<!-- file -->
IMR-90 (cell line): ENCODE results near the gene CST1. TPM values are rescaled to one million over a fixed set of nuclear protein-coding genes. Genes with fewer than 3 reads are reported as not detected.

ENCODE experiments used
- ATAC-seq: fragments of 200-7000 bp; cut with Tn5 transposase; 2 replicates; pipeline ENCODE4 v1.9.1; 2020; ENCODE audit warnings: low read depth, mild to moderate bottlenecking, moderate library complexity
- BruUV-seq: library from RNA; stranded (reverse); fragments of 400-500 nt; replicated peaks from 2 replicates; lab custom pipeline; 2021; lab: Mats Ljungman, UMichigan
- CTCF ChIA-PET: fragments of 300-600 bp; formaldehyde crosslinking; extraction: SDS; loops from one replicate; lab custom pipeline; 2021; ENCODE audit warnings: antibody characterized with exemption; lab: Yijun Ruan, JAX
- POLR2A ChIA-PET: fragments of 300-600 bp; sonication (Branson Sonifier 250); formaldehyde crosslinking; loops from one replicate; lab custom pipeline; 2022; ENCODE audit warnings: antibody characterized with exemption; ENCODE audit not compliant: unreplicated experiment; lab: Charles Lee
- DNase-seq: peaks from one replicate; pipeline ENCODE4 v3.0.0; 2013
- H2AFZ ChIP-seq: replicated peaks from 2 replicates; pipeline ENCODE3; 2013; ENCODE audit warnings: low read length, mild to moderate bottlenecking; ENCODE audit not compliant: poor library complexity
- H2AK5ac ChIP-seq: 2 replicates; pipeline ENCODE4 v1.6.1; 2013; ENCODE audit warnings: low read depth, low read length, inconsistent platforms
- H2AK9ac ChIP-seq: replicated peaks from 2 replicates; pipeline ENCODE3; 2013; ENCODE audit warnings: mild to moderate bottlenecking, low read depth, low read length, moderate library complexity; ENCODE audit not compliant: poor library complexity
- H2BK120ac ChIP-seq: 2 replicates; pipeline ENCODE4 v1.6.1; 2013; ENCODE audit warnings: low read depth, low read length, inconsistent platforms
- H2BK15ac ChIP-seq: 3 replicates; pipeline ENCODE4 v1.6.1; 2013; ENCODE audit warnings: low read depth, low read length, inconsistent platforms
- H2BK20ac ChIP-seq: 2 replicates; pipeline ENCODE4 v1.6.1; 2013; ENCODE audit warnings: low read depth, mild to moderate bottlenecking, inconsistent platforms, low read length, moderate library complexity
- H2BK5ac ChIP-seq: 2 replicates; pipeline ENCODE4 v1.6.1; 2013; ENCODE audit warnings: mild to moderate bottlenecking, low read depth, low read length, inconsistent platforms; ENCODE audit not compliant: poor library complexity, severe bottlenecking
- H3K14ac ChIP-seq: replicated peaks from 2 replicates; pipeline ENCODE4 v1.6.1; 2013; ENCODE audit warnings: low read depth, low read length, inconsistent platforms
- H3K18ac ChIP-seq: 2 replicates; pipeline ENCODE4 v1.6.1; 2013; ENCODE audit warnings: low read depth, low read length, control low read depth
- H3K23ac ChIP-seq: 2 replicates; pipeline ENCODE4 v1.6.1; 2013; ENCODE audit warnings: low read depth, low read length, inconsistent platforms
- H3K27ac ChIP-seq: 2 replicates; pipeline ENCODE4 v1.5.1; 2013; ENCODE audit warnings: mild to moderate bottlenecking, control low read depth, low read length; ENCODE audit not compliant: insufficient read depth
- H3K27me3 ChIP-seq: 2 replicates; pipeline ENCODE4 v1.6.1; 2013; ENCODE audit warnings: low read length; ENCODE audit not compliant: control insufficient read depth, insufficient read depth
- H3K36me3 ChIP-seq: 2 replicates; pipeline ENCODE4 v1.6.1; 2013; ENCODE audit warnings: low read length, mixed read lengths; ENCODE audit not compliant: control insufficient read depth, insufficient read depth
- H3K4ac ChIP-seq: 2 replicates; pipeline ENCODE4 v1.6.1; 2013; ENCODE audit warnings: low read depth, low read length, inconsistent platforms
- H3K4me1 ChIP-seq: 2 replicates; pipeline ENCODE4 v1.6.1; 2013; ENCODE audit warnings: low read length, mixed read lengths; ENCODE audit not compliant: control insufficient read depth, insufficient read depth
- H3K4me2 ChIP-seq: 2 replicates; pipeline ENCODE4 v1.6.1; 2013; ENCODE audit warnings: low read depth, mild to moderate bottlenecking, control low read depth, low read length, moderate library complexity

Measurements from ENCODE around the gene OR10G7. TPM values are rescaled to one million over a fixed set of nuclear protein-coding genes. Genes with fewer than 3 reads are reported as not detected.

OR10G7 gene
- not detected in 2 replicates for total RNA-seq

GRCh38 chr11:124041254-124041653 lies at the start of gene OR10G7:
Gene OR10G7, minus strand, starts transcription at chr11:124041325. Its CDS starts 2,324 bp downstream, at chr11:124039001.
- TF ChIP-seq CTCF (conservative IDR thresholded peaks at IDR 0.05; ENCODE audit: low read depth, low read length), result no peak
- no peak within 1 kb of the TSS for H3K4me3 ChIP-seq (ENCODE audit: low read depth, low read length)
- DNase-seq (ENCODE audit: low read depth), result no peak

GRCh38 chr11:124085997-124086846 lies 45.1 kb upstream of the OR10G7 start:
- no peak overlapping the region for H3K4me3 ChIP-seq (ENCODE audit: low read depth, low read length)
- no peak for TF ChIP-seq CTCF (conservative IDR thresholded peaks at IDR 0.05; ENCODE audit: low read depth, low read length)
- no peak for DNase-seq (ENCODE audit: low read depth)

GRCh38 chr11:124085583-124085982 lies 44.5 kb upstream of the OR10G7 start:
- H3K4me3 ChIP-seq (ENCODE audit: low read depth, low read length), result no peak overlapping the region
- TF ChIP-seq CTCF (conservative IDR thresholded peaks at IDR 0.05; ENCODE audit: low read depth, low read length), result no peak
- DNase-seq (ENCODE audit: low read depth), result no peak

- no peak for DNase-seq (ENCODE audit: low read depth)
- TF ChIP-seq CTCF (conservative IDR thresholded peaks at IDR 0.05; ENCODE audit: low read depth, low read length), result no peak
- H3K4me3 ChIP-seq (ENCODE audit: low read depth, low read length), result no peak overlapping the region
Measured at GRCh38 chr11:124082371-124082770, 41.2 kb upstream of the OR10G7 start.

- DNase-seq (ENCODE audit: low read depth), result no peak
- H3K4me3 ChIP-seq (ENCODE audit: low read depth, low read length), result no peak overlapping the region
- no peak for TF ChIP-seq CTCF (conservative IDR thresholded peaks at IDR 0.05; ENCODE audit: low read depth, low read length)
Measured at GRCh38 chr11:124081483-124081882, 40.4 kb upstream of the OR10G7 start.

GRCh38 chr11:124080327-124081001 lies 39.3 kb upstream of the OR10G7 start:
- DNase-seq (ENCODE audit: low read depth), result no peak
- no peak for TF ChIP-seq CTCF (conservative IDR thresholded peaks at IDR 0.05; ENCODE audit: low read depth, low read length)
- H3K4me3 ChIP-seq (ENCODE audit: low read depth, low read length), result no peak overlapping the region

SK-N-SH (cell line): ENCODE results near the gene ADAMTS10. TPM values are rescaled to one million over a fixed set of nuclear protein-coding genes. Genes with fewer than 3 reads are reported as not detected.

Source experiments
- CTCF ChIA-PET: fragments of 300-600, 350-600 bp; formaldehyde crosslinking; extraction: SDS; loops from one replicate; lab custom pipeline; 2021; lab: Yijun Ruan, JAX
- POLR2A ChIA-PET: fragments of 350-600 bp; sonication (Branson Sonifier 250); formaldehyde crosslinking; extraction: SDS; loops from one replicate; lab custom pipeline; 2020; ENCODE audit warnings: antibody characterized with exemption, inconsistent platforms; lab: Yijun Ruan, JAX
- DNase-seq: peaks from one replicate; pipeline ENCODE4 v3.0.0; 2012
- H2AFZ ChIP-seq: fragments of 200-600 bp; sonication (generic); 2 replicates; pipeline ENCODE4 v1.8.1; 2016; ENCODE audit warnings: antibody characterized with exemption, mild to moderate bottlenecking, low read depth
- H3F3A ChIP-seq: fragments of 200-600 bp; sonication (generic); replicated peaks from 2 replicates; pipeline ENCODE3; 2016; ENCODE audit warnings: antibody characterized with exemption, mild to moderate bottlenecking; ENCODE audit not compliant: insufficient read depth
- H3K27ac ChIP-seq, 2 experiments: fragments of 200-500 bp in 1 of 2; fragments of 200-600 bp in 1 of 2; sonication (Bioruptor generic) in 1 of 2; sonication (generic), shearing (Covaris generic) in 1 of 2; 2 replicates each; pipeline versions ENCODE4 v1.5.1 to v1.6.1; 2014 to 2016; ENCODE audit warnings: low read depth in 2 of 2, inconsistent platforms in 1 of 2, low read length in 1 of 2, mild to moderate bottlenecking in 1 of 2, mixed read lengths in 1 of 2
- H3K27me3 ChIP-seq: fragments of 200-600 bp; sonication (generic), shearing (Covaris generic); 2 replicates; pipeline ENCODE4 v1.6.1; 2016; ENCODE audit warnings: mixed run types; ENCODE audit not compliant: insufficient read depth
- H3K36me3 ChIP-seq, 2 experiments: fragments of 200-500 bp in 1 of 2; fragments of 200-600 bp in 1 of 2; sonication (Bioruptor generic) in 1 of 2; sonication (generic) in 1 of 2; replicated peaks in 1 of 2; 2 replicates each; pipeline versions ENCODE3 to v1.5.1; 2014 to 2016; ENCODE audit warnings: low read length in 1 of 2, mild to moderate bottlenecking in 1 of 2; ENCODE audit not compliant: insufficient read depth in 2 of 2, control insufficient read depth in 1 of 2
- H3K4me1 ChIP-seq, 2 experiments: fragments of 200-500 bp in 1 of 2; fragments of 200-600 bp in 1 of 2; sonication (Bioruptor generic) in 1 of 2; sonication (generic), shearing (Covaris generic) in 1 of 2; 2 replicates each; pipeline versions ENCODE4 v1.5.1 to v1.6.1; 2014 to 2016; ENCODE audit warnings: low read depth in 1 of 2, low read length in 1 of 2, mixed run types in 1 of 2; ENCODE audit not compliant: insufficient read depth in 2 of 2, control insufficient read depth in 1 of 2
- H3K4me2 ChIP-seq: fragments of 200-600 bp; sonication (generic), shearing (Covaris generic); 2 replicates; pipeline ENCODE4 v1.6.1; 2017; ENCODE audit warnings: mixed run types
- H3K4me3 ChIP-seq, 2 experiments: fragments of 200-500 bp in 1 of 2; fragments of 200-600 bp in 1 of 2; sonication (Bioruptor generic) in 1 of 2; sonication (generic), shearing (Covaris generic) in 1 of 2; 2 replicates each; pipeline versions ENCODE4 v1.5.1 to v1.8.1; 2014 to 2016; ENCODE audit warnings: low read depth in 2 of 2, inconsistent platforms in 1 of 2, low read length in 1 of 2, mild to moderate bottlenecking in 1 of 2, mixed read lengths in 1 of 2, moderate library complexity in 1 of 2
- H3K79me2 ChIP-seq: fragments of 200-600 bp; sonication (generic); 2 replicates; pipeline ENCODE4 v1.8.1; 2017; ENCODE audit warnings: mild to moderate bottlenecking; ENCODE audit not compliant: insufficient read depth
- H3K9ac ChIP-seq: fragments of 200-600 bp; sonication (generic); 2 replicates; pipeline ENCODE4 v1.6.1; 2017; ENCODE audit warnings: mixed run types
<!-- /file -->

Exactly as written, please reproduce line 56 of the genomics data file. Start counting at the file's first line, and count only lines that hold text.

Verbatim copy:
- DNase-seq: peaks from one replicate; pipeline ENCODE4 v3.0.0; 2012